Although research emphasizes the importance of integrating technology into the curriculum, the use of technology can only be effective if teachers themselves possess the expertise to use technology in a meaningful way in the classroom. The aim of this study was to assist Egyptian teachers in developing teaching and learning through the application of a particular digital technology. Students were encouraged to work through the process of producing their own digital stories using MS Photo Story, while being introduced to desktop production and editing tools. They also presented, published and shared their own stories with other students in the class. Quantitative and qualitative instruments, including digital story evaluation rubric, integration of technology observation instruments and interviews for evaluating the effectiveness of digital storytelling into learning were implemented to examine the extent to which students were engaged in authentic learning tasks using digital storytelling. The findings from the analysis of students-produced stories revealed that overall, students did well in their projects and their stories met many of the pedagogical and technical attributes of digital stories. The findings from classroom observations and interviews revealed that despite problems observed and reported by teachers, they believed that the digital storytelling projects could increase students' understanding of curricular content and they were willing to transform their pedagogy and curriculum to include digital storytelling.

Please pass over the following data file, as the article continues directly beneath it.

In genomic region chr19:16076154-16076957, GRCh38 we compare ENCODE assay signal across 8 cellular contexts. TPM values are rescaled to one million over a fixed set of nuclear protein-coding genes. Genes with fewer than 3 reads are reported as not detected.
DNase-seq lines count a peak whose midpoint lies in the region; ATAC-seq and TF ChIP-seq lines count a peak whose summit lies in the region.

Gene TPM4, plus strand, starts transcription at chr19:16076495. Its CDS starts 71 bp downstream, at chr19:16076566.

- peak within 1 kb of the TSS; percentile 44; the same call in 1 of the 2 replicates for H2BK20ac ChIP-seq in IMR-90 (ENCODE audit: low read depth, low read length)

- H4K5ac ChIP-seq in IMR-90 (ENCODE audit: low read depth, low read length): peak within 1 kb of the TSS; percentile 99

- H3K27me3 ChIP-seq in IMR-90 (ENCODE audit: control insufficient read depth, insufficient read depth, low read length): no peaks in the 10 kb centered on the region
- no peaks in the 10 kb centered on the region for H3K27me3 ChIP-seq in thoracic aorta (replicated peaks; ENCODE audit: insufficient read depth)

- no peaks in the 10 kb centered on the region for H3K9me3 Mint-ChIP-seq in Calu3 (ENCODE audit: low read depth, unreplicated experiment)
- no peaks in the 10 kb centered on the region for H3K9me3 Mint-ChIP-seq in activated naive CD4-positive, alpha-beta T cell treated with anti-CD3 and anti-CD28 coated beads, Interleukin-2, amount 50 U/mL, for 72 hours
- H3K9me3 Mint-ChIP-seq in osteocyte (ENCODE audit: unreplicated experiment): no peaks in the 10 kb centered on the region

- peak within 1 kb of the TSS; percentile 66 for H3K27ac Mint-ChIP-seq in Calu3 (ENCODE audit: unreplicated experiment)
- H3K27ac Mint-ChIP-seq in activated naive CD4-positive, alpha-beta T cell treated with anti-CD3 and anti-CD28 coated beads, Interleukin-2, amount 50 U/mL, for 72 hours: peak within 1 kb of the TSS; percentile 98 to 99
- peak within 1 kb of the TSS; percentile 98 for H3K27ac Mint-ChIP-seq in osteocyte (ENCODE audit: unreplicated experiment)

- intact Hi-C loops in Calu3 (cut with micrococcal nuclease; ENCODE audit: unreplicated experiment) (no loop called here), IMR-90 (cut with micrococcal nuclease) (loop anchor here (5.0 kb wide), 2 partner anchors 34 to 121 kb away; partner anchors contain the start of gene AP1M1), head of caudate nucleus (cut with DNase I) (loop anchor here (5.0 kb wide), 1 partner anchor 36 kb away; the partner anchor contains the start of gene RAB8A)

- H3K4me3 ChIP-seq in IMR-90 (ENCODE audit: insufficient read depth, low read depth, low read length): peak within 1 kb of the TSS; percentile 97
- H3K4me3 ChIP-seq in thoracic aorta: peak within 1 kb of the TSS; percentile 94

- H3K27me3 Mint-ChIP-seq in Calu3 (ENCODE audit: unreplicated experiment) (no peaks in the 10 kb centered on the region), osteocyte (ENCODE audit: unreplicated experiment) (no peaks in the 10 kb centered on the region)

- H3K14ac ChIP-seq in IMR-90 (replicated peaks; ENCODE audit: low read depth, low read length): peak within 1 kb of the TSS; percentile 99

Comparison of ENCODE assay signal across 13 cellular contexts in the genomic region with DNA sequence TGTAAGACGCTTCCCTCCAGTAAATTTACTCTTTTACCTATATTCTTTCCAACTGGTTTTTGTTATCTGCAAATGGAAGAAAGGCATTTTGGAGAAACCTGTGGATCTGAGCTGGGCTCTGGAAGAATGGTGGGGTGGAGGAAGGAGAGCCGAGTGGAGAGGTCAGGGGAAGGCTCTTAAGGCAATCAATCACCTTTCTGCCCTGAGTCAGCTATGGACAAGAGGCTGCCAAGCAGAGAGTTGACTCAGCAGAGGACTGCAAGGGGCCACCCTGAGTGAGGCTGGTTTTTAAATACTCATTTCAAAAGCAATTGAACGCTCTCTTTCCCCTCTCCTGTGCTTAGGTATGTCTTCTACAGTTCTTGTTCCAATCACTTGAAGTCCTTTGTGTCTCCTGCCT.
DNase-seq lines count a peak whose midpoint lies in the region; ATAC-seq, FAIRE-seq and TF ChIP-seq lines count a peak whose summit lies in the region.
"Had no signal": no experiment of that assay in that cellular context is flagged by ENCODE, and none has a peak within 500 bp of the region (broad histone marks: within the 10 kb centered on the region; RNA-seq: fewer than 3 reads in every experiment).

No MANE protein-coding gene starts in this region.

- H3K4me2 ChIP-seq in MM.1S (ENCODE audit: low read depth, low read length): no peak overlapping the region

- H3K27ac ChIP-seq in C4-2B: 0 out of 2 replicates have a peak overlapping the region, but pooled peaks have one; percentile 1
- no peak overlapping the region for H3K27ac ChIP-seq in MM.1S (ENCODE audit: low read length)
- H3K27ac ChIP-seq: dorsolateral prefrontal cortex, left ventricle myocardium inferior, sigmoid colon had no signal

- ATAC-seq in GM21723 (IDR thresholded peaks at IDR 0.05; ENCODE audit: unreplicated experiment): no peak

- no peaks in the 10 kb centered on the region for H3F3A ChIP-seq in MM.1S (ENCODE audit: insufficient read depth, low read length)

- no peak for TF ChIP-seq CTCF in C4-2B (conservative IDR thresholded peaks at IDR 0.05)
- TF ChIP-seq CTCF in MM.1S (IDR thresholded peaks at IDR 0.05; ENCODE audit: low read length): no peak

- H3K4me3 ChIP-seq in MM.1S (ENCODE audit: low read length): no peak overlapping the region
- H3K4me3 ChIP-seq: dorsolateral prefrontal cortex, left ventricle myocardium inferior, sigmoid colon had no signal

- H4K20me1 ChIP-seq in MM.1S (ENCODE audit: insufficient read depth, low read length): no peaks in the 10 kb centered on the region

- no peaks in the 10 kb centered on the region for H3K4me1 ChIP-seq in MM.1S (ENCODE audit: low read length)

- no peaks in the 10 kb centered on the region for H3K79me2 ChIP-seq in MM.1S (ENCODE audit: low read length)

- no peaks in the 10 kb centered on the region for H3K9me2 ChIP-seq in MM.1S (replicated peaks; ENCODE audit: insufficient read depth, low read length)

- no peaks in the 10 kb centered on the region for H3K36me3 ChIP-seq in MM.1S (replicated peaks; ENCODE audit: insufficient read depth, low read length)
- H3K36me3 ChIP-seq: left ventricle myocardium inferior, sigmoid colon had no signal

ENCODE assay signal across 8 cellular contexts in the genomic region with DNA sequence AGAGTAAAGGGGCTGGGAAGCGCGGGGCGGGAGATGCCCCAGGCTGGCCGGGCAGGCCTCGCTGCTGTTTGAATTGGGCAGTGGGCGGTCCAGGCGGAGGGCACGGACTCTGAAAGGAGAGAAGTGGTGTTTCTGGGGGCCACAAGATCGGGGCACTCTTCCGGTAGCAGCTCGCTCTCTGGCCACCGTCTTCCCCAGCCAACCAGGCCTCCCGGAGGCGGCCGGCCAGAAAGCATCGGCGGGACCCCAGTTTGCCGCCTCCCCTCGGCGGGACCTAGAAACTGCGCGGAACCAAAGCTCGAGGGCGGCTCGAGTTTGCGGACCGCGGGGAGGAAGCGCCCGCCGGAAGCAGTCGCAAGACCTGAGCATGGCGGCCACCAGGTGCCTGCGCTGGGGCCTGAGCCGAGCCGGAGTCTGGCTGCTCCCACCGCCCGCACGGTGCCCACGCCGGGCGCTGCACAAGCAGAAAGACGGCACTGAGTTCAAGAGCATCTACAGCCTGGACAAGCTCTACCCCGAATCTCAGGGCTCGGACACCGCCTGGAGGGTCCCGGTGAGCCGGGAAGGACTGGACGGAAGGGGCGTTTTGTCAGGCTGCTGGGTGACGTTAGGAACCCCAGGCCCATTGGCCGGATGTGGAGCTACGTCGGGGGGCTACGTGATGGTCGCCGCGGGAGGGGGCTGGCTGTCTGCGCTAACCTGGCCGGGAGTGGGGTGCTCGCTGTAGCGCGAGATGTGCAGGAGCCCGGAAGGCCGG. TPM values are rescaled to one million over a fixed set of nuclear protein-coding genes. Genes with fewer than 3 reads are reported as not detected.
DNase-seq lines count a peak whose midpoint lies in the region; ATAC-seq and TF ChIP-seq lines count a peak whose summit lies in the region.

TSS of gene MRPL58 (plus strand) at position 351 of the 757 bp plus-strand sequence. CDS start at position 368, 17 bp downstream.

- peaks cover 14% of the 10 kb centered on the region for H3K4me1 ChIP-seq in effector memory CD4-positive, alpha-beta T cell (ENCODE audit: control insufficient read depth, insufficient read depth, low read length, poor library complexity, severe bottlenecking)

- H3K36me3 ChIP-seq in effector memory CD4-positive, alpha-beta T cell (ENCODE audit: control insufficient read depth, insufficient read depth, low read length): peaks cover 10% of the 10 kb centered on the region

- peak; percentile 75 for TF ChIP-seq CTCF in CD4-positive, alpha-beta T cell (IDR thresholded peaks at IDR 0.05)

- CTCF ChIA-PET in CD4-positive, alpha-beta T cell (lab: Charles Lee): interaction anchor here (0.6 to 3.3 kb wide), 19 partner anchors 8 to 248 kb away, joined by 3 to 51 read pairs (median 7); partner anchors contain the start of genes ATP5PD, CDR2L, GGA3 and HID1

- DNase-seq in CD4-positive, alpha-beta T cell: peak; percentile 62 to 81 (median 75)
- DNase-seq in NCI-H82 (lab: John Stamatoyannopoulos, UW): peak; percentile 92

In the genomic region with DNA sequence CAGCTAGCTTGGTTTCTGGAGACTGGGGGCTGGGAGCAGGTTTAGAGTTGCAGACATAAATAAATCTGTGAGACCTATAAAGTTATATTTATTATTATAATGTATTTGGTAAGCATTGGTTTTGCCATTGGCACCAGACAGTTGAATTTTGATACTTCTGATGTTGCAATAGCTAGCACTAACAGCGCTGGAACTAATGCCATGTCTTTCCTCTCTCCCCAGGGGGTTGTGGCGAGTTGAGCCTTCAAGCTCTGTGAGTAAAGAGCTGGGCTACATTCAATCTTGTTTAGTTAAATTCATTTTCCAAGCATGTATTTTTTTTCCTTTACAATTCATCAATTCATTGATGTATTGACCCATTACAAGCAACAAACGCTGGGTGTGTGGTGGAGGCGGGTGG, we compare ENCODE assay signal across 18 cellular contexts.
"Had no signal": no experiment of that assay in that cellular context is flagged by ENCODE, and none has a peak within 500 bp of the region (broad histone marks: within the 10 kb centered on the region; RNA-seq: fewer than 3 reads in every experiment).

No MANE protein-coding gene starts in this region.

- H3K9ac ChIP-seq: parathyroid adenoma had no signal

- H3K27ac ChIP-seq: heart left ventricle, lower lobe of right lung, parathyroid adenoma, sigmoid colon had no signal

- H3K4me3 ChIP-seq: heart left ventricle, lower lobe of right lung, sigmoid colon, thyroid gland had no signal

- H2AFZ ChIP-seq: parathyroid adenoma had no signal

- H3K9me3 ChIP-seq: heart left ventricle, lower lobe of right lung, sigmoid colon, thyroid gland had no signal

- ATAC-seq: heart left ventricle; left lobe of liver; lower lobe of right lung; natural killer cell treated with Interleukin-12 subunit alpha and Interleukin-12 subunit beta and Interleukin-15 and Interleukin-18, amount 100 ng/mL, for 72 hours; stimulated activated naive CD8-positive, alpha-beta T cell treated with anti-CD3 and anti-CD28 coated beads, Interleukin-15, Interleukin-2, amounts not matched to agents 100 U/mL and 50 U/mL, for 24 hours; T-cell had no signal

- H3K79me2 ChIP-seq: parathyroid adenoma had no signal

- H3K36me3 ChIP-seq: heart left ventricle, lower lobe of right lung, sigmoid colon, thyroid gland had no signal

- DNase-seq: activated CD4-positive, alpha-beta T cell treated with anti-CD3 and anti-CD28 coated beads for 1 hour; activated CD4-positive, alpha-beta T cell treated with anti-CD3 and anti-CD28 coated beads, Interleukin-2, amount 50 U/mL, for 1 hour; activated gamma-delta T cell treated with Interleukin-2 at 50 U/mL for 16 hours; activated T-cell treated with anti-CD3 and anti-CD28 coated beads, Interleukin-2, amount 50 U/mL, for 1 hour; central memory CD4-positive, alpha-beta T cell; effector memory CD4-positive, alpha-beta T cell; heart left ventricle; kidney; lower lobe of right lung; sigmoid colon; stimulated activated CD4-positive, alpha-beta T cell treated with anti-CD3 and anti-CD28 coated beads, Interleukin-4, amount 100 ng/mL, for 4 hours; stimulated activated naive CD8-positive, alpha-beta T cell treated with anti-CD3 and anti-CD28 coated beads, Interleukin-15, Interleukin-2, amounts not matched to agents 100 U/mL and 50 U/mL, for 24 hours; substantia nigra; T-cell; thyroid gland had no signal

• Wankel, C. 2., Hinrichs, R. 1., Wankel, C., & Emerald Social Sciences Book Series. (2011). Transforming virtual world learning. Bingley: Emerald Group Publishing Limited.Ubc-elink.png

Annotation A practical guide on how to transform your ideas from virtual world course ware to virtual world learning experiences. It argues that setting up learning in 3D virtual worlds requires a transformative approach.

  • Weller, M. (2011). The digital scholar : How technology is transforming scholarly practice. London: Bloomsbury.Ubc-elink.png

Digital, networked and open -- Is the revolution justified? -- Lessons from other sectors -- The nature of scholarship -- Researchers and new technology -- Interdisciplinary and permeable boundaries -- Public engagement as collateral damage -- A pedagogy of abundance -- Openness in education -- Network weather -- Reward and tenure -- Publishing -- Medals of our defeats -- Digital resilience.

Faculty Development to Integrate Technologies into Teaching

  • King, K. P. (2002). Keeping Pace with Technology: Educational technology that transforms. Creskill, NJ: Hampton Press. Ubc-elink.png
  • Fetters, M. L., & Duby, T. G. (2011). Faculty development: A stage model matched to blended learning maturation. Journal of Asynchronous Learning Networks, 15(1), 77-86. Ubc-elink.png
  • Ragan, L. C., Bigatel, P. M., Kennan, S. S., & Dillon, J. M. (2012). From research to practice: Towards the development of an integrated and comprehensive faculty development program. Journal of Asynchronous Learning Networks, 16(5), 71-86. Ubc-elink.png
  • Vaill, A. L., & Testori, P. A. (2012). Orientation, mentoring and ongoing support: A three-tiered approach to online faculty development. Journal of Asynchronous Learning Networks, 16(2), 111-119. Ubc-elink.png

Related Events

Help Develop This Resource

Help develop this resource! You only need to login with your CWL to edit this page.

Let us know if you found this resource helpful by filling out this short feedback form.